Do you believe in luck? For all my atheism and scientific rationalism, I'm still a superstitious person, in so far as I believe there's a limited degree of luck in the world and sometimes you have lots and sometimes none. Also, luck comes in flavours, ranging from extremely good to extremely bad, via a sort of crappy middle. "Cheese" is the analogy I'm trying not to make.
Today, it seems, is the crappy middle good luck. I woke in a good mood, bounced out of bed and started my busy Bank Holiday Monday. Having done all the ironing and washing that had built up on Saturday morning, had a fabulous food n' laughs filled evening over at Scott & bf's house for the Eurovision Song Contest (Britain came very very last, if you missed it) on Saturday night and had a lovely lazy (and hangoverless, oddly) Sunday with a great tomato, basil and olive soup, I had reason to be cheerful.
Today was to be a deep clean of the bathroom, a tidy and bleach of the kitchen (I'm a bleach queen: little satisfies me more than massacring germs that dare to lurk in corners using environmentally damaging chemicals and boiling water until my hands are red and shredded) and an exchange of sweaty bedlinen for lovely "lavender-style" scented freshly washed stuff. This was to be followed by another soup and the assembling of something in the slow cooker for tomorrow night's dinner.
I started in the bathroom, squirting bleach spray everywhere, scrubbing down the tiles, dissolving the (oddly pink) limescale from the grouting and other intense sparkling activities. I washed the tiles down with the shower, turned it off and went downstairs for my grapefruit-scented antiseptic wipes.
From the kitchen, I could hear running water. Frantically running water. Hmmm, odd. This was joined by the sound of urgent dripping much nearer. I went back upstairs to find the shower running. Strange. Looking closer, it wasn't running. It was gushing. And from the back of the shower unit. The main flow of the water was clearly running into the false wall and from there through the ceiling into the utility room. That explained the urgent dripping.
Now, I'm good in a crisis. I think fast and can usually see not only all the options available, but the consequences of each one and therefore the best action to take, all in a second or so. I pay for this by never being able to make any non-urgent decision at all, unless the person asking is actually on fire.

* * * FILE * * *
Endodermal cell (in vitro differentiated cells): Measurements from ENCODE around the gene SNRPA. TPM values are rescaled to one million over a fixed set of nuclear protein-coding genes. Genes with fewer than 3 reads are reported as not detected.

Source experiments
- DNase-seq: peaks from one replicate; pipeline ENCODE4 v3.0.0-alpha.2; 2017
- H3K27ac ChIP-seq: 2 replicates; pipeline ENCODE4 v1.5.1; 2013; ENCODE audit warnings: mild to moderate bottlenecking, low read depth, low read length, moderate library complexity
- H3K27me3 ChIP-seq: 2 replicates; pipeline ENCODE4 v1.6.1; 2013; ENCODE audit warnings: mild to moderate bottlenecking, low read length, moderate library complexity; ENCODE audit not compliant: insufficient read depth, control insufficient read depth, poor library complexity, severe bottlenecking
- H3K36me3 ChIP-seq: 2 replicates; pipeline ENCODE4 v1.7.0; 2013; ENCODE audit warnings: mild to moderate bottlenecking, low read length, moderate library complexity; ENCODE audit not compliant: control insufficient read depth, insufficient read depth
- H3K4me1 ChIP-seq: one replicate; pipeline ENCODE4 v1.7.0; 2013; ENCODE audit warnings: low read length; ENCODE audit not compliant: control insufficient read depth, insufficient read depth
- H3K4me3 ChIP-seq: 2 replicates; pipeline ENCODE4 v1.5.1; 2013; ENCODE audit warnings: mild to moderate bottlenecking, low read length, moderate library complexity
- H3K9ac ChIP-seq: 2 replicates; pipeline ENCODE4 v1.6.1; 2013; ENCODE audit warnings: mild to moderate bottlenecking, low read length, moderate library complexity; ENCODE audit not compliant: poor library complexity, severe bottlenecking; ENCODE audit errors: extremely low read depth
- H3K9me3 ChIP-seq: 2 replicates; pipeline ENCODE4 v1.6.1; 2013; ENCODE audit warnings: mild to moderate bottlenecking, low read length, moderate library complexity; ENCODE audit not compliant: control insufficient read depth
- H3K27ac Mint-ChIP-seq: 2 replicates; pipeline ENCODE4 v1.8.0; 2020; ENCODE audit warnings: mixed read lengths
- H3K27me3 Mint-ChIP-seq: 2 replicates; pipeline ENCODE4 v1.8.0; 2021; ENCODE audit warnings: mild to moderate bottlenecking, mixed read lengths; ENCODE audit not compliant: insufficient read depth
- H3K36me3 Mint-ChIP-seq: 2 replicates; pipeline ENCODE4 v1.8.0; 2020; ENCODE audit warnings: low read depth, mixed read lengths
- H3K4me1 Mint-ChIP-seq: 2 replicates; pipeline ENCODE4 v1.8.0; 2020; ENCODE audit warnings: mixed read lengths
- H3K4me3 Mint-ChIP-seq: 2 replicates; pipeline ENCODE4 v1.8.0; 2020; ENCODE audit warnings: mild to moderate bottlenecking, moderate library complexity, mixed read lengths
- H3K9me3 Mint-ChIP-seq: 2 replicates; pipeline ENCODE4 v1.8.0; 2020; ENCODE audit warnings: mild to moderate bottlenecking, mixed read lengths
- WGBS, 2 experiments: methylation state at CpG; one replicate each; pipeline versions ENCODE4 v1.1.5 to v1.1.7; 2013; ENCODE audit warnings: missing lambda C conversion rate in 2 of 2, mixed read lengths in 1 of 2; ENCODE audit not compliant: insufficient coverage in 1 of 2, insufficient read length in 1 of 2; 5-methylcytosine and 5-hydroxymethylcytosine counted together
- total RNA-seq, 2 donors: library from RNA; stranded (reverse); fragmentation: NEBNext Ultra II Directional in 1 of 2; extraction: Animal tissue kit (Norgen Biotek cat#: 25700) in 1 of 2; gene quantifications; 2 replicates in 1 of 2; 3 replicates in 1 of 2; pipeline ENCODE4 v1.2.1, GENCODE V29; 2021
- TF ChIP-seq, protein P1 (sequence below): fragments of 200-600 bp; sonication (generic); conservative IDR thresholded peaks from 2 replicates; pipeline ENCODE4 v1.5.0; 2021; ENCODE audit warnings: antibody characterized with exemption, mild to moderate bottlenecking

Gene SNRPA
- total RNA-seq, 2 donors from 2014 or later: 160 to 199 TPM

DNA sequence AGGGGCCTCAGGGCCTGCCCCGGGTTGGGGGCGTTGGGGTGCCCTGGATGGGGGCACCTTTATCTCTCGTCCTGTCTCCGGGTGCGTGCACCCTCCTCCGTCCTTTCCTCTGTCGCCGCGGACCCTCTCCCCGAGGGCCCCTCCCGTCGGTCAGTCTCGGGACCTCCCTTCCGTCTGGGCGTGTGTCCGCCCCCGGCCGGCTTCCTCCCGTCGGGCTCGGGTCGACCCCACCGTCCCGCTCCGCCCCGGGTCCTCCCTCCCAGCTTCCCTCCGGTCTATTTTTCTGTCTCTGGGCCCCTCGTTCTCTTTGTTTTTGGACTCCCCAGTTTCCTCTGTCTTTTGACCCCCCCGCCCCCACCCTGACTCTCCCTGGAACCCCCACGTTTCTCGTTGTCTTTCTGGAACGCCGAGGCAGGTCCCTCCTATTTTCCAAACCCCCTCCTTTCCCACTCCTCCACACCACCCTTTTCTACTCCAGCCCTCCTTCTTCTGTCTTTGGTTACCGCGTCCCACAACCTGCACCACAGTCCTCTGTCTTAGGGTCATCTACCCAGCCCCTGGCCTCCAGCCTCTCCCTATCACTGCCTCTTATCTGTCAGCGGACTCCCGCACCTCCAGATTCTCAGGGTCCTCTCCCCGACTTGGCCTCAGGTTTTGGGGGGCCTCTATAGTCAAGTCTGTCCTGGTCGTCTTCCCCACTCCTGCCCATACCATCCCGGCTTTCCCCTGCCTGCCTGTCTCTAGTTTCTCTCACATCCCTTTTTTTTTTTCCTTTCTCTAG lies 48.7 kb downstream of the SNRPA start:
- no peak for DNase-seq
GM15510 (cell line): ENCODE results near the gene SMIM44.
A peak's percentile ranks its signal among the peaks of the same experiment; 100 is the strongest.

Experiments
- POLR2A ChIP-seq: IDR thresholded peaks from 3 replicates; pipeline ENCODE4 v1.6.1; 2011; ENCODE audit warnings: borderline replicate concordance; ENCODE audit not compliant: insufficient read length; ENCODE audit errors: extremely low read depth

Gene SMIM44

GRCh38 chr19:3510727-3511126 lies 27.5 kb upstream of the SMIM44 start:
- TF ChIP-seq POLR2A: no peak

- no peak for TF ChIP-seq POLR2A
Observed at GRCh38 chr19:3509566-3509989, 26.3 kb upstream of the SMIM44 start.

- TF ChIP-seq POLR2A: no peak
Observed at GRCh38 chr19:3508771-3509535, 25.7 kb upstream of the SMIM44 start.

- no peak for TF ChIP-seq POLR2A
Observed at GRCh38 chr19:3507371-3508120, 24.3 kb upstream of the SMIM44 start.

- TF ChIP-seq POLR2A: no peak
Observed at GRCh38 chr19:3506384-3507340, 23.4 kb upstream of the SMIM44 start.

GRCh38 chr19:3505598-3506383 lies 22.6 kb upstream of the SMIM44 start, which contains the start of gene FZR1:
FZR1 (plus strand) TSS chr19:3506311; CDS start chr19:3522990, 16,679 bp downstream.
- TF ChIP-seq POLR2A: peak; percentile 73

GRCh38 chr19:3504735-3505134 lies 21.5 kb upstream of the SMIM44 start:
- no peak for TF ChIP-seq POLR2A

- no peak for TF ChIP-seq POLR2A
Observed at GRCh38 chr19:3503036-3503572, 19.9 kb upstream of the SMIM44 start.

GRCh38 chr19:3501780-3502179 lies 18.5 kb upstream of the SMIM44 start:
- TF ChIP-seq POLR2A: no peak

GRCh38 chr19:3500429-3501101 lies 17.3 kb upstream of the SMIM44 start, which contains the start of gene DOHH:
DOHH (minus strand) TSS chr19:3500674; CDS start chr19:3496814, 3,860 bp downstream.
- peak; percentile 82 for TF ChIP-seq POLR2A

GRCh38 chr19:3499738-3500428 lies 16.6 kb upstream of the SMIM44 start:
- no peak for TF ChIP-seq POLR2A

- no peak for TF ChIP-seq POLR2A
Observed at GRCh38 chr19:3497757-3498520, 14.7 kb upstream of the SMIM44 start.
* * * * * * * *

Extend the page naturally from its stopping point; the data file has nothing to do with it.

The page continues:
Electric shower, running water. Right, item one: isolate the electric mains supply. Thought and done. Item two: water still running. Isolate gas boiler then find stopcock for the water supply. Grab phone, out of back door, into The Cellar for the first ever time. Terrified of spiders, and this is where they filmed Aragog's scenes in the second Harry Potter movie. It's this or drowning. Into The Cellar, despite being in flip-flops, shorts and nothing else. Call CJBS and ask where is the stopcock, exactly?. Lefthand wall. No stopcock. Where on the wall, EXACTLY? Am I in The Cellar? Yes. On the wall on the left. No, no it isn't. Go into The Cellar, walk through the cobwebs, go through a doorway covered in cobwebs into a pitchblack subroom filled with cobwebs. It's on the lefthand wall in there.
Now, over the last two years, we've had building work done, generally by the cheapest and uselessest builders we could find. Except for the house not actually collapsing, everything else they did has broken, fallen down, peeled off or remained unfinished when actually inspected. To that list we can now add "didn't bother with a skip for the rubble, broken glass and other unwanted items". It's all in The Cellar. And it's all piled up in front of the doorway into the subroom. And covered in cobwebs.
So, in cheaply made, given-away-free-by-Merseyrail flip-flops, shorts and nothing else I climbed over the rubble and the glass shards, walked through about three billion cobwebs and turned off the stopcock. The torrent stopped. I climbed back over the rubble, broken glass, razor wire, bear traps, used needles and scorpions(note: some of this may not be actually true) and called the insurance company's plumber.
He came over urgently, 4 to 8 hours later, turned another stopcock off (behind a secret panel under the bath, who knew?) and opened the shower unit. This is where the crappy good luck kicks in. There's a plastic clamp holding the water pipe in place. It had sheared off and could've gone at any time. Like in 3 weeks when we're in London for the weekend. Or in 4 when we're in Belgium for a week. That it went today, when there was someone in the house and I wasn't working... very lucky. Just crappily so.
Of course, being a plumber from the insurance company, he couldn't repair the shower, since he had made it safe (turned the tap off) and we have alternative facilities (the bath). So a real plumber and a part will be needed. Until then, we're bathing instead of showering. I'm tempted to draw a line around the bath, as people did in the war to ration hot water (including the King and Queen, as noted with amazement by Mrs Roosevelt, but excluding Mr Churchill, who did a lot of speechwriting whilst immersed, to the distaste of his dictation secretaries).
This little crisis was followed by a trip to the shops, which had mostly closed early because of the Bank Holiday so I missed them. In the supermarket, a plague of locusts must have been through, as there were almost no vegetables to be had and random shortages elsewhere.
So, for the purposes of this project, I'm going to pretend we got caught in a little Blitz (explaining the state of the bathroom, the dust and cobwebs on my clothes, the unchanged bedding and the food shortages). And we all know what that means: chips from the takeaway chip shop for dinner tonight.
Glyndŵr's Way - Day 8: Llanwddyn to Pontrobert - Is there actually anyone else in Powys? Why yes! Two very loud dogs.
3 hours ago